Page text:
The year 2019 was a year of global protests against inequality—from Chile to Lebanon to France, citizens came out on the streets to protest the rising power of the super-rich. Inequality this year has not been a fringe issue raised by radicals, but a mainstream issue of discourse in the corridors of power. Even mainstream economic institutions, not known for their radicalism like the IMF and World Bank, accept that it has gone out of control. Citizens the world over are again mobilizing this week as part of the Global Protest against Inequality. India is no exception.
The profound chasm between the rich and poor in India is not inevitable. It is the result of policy choices that successive governments have made in India. What governments have made can be unmade—if there is a will to change the prevailing reality.
Problem 1: Wealth is overwhelmingly concentrated in the hands of the elite.
While the previous year has been bad for India’s economy, its richest 1% held more than four-times the wealth held by 953 million people constituting the bottom 70% of its population. Some of this wealth needs to be redistributed to benefit the rest of India.
Solution: India needs to increase corporate taxation and introduce more targeted taxes on the super-rich (including inheritance tax and tax on dividends) to plough back India’s wealth for the benefit of India’s citizens. India’s corporate tax rate is moderate (34.61% compared to a global average of 23.62%). The effective corporate rate, however, considering exemptions, is only 26.87%. The wealth, thus generated, should provide more resources for public services and expand social protection.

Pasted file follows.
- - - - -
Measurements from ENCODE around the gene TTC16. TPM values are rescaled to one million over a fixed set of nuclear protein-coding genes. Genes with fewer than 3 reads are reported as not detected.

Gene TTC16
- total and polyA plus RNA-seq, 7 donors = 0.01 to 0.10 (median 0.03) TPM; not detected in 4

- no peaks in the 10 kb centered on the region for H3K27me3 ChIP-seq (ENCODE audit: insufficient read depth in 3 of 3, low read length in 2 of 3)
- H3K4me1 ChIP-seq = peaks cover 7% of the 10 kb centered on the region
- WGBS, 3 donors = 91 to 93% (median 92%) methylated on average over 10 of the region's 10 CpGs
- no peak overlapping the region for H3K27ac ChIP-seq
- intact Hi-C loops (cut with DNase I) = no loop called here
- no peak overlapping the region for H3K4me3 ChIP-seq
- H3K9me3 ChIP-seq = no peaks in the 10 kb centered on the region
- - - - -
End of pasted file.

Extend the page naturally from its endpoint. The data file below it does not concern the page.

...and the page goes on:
Problem 2: The economic structure and labour policies are geared towards the rich.
The lion’s share of India’s workforce is in the unorganized sector, which is marked by inadequate regulation, low labour rights, low social security and lack of social protection that the formal sector enjoys. While the efforts like the recent Pradhan Mantri Shram Yogi Maandhan Yojana (voluntary pension scheme for the unorganized sector) are welcome, they do not go far enough.
While the rationalization of existing labour laws into four codes is appreciated, it is regrettable that the Industrial Relations Code Bill has been watered down to offer concessions to employers at the cost of workers’ welfare. Obscene gaps between the earnings of the rich and poor have opened up.
As the recent Oxfam India report suggests, it would take a female domestic worker 22,277 years to earn what a top CEO of a technology company makes in one year. With earnings pegged at ₹106 per second, a tech CEO would make more in 10 minutes than what a domestic worker would make in one year.
Solution: Concrete state-driven efforts to place social protection mechanisms, enforce living wage for all for workers (of government and corporations alike), stop labour abuses and protect the rights of workers to organize are needed. Voluntary welfare schemes like the scheme above for the unorganized sector need to be converted into legal provisions, whereby the state pays the premium for poor, unorganized workers and provides a social security net for all. Regressive provisions under the proposed Industrial Labour codes need to be reversed.